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No. 1905:
La Tapisserie de Bayeux

Today, the Bayeux Tapestry. The University of Houston's College of Engineering presents this series about the machines that make our civilization run, and the people whose ingenuity created them.

The Bayeux Tapestry is not a tapestry, but a huge piece of embroidery. It's displayed in the Museum of Queen Matilda, in the Norman city of Bayeux. It's only twenty inches high, but it extends 231 feet. It wraps around the inside walls of a huge otherwise-empty room. It tells the story of how, in 1066, the Normans conquered England. And it does so entirely in comic book form.

The Bayeux Tapestry is reminiscent of a Medieval stained glass window, but it's simpler to read. The windows of Chartres Cathedral, for example, tell Bible stories in a series of pictures that begin in the lower left and read, panel by panel, to the upper right corner. This account simply moves left to right. Some three hundred pictures tell the story, beginning with political machina-tions, and ending in the Norman victory at Hastings.

The very end of the tapestry is lost. It probably showed the coronation of William as King of England. But what remains, is a stunning achievement -- both primitive and wonderfully sophisticated. Simple angular figures unfold with astonishing detail.

From the tapestry, we learn just what armor and horse tack were used. We're shown the form of Norman ships and how they moved men and horses. But first, come scenes of ship-building in preparation for the invasion. They tell us about eleventh-century carpentry. We also learn about English and Norman hairstyles and dress -- furniture and falconry, the whole tapestry (dare I say) of life in the French aristocracy.

Isti Mirant StellaOne astonishing detail is a picture of six men pointing up at a very strange star. Isti Mirant Stella, the tapestry intones -- They marvel at the star. Actually, this had to be Halley's comet. It passed six months before King Harold's defeat and death, and it's being presented as an omen.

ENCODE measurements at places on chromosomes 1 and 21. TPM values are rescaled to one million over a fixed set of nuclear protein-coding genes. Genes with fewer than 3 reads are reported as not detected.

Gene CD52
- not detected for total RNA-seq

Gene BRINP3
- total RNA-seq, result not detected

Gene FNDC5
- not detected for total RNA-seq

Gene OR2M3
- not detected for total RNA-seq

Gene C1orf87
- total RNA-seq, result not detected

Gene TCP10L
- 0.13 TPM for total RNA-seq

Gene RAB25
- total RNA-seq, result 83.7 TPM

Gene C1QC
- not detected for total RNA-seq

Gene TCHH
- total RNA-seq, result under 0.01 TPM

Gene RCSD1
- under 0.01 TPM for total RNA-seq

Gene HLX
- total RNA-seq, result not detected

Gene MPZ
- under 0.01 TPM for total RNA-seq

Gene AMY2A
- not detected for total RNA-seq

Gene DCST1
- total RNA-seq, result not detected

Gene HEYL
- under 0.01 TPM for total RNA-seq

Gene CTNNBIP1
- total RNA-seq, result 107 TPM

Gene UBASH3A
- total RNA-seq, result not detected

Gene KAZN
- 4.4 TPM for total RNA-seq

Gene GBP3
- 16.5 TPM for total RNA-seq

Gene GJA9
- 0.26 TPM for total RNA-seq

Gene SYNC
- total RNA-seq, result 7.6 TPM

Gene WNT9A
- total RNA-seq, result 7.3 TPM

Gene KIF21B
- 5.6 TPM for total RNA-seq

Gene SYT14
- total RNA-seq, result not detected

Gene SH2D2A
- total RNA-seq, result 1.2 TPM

We see the Normans loading their ships with weapons and wine. We learn that William used spies -- that he killed off enemy wounded, and butchered their dead. Remember, this is history told by the victor. We see Harold trying to pull an arrow out of his eye; then a Norman soldier hacks at him while he lies dying. And all the while, the borders run along, merrily filled with figures from medieval fables.

As best we can tell, William's half-brother Odo, the Bishop of Bayeux, commissioned the tapestry. It was finished within seventeen years of the Battle and undoubtedly included plenty of eyewitness input. One reason we know Odo was behind it is that we keep finding him and his retainers in the story.

As a history of kingly conflict this is, no doubt, slanted. But hasn't that always been so? Yet here is also the history of how people lived and managed a millennium ago -- a theme of life, not of slaughter. And that is exactly why the Bayeux Tapestry is such a marvel among historical documents.

I'm John Lienhard, at the University of Houston, where we're interested in the way inventive minds work.

(Theme music)

The best full representation of the tapestry is to be found in: The Bayeux Tapestry (Introduction and commentary, by David Wilson), New York: Alfred A. Knopf, 1985. You may also find the full tapestry online at

See also the various encyclopedia articles on the Bayeux Tapestry.

And a number of articles on various aspects of the Tapestry may be read in The Study of the Bayeux Tapestry (Richard Gameson, ed.) Suffolk: The Boydell Press, 1997.

William's Shipbuilders

Details from the Tapestry showing how William's shipbuilder's prepared his transport vessels for the invasion